Play therapy is for kids what talk therapy is for adults. Play therapy is not “just playing with toys.” It is important to me as a clinician that parents have an overall understanding of what we are working on when we are using play therapy, because I have spoken to many parents that have had the experience of taking their child to see a “play therapist” and report with frustration, “all they did was play board games for an hour, for six weeks.” While board games can be an affective tool in therapy, the use of them should be justifiable given the treatment goals and explained to parents. While we do have some games, you will find thousands of toys in our office, all meticulously chosen and sorted into specific categories for specific purposes.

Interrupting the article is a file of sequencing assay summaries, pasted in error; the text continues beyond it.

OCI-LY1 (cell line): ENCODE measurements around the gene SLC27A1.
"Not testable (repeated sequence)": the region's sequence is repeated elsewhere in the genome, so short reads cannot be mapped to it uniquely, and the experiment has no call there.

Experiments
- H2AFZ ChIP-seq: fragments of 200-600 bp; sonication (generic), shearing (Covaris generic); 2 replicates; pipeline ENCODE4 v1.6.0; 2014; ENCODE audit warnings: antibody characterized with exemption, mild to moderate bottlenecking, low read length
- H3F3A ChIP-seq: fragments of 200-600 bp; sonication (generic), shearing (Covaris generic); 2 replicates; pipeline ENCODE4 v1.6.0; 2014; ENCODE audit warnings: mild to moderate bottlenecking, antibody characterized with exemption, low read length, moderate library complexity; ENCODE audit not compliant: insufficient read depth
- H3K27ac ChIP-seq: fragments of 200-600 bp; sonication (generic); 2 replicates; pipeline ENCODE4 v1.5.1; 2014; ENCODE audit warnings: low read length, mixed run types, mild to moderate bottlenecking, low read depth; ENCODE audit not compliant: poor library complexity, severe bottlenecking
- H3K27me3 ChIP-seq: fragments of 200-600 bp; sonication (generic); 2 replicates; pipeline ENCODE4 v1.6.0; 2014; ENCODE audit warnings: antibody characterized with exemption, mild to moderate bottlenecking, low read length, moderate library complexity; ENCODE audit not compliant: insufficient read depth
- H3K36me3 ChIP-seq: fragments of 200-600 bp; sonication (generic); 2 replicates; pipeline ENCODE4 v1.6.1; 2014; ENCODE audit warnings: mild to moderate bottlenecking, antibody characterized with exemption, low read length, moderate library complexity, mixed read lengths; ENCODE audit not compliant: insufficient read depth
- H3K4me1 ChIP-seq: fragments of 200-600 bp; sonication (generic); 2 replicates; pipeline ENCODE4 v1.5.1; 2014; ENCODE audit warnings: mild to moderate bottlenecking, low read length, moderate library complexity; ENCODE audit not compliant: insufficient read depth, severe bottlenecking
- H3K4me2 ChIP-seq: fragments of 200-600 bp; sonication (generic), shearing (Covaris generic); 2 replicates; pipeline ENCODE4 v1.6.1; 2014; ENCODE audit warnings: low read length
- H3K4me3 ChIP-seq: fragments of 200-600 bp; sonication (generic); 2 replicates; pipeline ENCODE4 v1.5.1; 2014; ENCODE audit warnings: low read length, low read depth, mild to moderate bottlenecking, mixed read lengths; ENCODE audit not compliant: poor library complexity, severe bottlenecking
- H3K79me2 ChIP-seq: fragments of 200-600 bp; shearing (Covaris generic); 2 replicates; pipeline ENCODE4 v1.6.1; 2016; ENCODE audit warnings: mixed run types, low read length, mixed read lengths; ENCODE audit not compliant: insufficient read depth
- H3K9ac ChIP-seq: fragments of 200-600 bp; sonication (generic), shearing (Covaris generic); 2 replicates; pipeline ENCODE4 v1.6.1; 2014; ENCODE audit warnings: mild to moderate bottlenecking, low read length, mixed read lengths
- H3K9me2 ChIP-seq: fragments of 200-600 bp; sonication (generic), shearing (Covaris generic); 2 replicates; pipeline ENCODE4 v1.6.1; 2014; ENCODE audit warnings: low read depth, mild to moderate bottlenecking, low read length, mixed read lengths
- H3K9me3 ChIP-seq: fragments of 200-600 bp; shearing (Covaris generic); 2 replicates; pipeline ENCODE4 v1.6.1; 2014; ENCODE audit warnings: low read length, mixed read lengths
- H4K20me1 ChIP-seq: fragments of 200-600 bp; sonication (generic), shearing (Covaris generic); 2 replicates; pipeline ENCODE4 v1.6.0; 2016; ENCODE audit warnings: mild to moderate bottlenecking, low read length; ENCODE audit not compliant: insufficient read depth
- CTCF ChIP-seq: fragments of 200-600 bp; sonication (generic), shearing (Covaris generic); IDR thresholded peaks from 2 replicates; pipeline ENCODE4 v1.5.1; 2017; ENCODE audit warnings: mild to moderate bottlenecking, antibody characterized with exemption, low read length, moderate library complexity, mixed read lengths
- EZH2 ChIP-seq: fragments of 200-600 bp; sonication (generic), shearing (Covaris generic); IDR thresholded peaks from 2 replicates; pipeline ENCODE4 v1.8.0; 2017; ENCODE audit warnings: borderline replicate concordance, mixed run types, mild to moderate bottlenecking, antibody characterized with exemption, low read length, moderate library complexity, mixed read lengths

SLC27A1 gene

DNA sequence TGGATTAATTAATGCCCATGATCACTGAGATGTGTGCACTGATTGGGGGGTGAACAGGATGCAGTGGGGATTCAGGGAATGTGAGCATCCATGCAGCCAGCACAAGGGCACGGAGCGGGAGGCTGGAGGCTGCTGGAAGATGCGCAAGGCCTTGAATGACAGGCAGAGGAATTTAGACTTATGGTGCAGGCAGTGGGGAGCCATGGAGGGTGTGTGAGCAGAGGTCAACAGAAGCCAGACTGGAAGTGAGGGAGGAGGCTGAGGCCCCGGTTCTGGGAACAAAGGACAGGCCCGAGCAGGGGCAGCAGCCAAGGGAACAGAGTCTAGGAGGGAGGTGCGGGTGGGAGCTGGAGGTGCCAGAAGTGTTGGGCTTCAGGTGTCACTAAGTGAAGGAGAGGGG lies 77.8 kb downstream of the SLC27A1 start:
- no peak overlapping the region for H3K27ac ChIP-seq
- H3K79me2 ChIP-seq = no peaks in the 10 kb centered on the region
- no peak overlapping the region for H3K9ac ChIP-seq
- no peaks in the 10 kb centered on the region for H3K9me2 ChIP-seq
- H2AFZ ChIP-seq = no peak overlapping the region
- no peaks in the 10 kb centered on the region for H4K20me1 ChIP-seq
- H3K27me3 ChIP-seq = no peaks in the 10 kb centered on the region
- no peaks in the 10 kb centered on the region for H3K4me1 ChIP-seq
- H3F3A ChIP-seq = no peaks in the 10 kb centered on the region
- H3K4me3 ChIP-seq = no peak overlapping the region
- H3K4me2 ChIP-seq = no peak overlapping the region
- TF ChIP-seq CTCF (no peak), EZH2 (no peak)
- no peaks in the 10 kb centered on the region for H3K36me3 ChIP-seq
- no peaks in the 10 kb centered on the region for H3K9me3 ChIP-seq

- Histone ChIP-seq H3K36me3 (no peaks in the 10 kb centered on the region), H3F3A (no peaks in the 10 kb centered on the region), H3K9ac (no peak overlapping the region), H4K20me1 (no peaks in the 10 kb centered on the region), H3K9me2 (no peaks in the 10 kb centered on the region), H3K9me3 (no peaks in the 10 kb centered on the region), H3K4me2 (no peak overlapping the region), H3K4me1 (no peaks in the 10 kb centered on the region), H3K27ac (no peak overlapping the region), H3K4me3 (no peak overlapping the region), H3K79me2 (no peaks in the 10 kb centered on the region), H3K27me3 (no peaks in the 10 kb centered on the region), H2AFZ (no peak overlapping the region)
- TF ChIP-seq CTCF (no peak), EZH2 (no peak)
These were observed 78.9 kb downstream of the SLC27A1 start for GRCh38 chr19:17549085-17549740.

Play is a child’s natural language. We wouldn’t limit the number of words an adult uses when speaking to their therapist; likewise, we don’t limit the amount of toys or the way they are played with in therapy. By utilizing a child’s natural language, we facilitate healing, equip children with resources that empower them to regulate their own emotions, and are able to fill skill, relational, and emotional gaps to increase self-confidence and independence, as well as promote secure attachment. We can accomplish this faster and on a much deeper level by using play therapy than by using traditional talk therapy alone.